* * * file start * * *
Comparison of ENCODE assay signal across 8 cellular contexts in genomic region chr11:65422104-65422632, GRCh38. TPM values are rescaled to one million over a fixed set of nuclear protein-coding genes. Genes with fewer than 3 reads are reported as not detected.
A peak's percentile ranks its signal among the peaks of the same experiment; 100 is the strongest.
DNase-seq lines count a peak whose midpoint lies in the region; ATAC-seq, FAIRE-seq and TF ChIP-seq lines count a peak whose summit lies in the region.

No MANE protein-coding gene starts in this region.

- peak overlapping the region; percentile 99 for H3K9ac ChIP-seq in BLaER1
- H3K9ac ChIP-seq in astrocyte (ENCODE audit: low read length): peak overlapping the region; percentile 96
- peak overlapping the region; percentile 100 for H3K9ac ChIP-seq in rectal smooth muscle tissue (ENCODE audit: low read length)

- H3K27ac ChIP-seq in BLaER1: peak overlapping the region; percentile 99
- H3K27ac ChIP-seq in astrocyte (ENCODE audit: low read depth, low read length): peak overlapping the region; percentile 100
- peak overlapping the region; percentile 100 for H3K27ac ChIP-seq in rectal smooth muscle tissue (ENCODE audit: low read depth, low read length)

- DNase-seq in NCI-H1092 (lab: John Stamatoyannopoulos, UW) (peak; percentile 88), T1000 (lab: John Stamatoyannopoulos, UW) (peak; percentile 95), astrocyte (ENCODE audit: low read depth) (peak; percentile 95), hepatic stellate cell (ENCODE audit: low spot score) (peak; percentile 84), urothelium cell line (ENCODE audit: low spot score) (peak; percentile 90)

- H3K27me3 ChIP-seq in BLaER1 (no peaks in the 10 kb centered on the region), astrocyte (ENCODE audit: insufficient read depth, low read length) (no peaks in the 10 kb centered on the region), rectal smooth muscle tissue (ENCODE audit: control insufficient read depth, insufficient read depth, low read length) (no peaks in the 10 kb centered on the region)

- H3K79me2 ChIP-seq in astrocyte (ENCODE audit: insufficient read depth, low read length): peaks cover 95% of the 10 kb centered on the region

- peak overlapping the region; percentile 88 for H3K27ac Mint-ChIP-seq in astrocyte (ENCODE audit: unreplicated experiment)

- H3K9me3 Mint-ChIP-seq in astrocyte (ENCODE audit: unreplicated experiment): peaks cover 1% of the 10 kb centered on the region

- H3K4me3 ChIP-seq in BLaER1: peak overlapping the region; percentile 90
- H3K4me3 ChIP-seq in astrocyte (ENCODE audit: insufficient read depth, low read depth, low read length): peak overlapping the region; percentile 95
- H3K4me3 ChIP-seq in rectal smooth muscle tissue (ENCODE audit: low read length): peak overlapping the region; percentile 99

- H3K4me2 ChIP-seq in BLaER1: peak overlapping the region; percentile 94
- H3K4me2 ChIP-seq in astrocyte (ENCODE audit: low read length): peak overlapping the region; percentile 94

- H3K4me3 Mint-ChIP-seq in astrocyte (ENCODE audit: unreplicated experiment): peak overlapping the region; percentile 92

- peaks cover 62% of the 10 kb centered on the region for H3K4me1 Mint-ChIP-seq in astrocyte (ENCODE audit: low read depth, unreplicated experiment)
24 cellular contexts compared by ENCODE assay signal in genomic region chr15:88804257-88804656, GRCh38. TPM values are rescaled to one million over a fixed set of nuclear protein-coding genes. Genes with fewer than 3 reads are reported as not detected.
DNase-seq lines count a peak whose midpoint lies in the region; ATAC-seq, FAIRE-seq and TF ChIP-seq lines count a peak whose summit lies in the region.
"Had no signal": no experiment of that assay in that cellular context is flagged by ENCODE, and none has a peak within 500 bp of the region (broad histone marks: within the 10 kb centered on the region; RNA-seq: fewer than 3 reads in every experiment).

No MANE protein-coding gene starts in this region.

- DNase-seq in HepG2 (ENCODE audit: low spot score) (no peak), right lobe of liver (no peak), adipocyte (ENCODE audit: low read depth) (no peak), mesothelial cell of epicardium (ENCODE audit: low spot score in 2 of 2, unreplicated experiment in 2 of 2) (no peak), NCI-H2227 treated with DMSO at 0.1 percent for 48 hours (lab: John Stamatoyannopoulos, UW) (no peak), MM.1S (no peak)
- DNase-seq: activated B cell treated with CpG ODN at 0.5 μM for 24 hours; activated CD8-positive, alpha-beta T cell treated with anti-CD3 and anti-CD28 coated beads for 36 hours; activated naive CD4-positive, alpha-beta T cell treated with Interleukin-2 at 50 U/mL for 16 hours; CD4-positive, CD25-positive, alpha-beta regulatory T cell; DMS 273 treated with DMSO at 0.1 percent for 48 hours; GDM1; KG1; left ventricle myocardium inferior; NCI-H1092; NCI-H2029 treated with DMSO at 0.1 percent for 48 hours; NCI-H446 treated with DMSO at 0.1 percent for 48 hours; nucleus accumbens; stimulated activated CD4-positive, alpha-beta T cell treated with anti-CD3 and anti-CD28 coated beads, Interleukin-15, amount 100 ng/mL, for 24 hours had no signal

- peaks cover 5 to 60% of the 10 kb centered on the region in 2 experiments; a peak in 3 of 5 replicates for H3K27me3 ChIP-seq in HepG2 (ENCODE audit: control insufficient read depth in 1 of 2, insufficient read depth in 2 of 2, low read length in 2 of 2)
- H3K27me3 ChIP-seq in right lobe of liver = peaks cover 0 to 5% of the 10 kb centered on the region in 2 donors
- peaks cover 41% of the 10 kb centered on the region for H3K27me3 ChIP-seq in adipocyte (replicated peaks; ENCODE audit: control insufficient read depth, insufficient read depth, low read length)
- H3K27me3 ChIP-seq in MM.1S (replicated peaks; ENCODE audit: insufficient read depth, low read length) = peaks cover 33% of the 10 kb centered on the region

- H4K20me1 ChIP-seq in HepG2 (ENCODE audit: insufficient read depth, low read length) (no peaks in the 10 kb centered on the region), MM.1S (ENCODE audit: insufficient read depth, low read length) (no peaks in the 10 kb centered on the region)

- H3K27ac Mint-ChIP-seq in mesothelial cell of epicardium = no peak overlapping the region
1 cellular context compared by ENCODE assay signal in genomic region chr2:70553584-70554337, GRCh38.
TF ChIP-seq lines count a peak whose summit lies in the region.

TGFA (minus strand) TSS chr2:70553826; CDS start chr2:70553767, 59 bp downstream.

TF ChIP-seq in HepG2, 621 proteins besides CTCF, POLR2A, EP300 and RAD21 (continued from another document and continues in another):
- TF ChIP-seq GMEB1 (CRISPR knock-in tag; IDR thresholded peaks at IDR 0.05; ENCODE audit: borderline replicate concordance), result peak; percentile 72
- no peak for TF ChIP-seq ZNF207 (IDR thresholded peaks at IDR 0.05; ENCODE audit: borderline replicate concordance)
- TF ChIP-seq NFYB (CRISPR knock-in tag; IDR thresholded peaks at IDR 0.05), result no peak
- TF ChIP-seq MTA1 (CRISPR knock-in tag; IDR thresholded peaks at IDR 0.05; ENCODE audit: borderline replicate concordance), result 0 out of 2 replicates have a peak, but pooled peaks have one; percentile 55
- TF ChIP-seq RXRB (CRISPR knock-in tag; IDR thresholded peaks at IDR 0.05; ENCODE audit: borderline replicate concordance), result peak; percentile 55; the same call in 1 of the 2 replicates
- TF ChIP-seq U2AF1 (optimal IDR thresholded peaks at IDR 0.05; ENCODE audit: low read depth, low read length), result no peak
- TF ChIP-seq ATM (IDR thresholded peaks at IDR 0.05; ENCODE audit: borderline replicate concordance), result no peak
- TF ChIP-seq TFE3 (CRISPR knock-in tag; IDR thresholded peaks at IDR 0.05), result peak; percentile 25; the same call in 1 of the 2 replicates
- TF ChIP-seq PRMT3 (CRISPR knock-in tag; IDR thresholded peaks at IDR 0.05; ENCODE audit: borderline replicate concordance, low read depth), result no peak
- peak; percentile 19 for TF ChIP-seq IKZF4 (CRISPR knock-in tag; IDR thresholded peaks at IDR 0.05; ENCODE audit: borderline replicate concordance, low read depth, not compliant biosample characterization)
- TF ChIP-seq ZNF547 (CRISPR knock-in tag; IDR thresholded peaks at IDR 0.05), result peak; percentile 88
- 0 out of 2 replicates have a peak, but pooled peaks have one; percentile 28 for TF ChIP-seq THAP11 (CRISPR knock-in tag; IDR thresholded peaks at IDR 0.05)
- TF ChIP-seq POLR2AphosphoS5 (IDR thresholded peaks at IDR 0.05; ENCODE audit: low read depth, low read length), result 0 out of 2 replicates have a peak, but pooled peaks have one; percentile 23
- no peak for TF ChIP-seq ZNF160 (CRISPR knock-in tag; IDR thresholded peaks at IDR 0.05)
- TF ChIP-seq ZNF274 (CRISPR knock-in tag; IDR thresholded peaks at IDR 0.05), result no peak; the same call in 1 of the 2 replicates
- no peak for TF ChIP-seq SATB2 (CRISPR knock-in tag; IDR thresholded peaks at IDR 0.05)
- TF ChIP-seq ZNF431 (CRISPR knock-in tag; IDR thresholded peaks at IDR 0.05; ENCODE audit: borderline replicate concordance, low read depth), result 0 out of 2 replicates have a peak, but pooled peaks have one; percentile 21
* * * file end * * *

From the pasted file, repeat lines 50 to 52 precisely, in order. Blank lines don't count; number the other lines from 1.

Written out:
- 0 out of 2 replicates have a peak, but pooled peaks have one; percentile 28 for TF ChIP-seq THAP11 (CRISPR knock-in tag; IDR thresholded peaks at IDR 0.05)
- TF ChIP-seq POLR2AphosphoS5 (IDR thresholded peaks at IDR 0.05; ENCODE audit: low read depth, low read length), result 0 out of 2 replicates have a peak, but pooled peaks have one; percentile 23
- no peak for TF ChIP-seq ZNF160 (CRISPR knock-in tag; IDR thresholded peaks at IDR 0.05)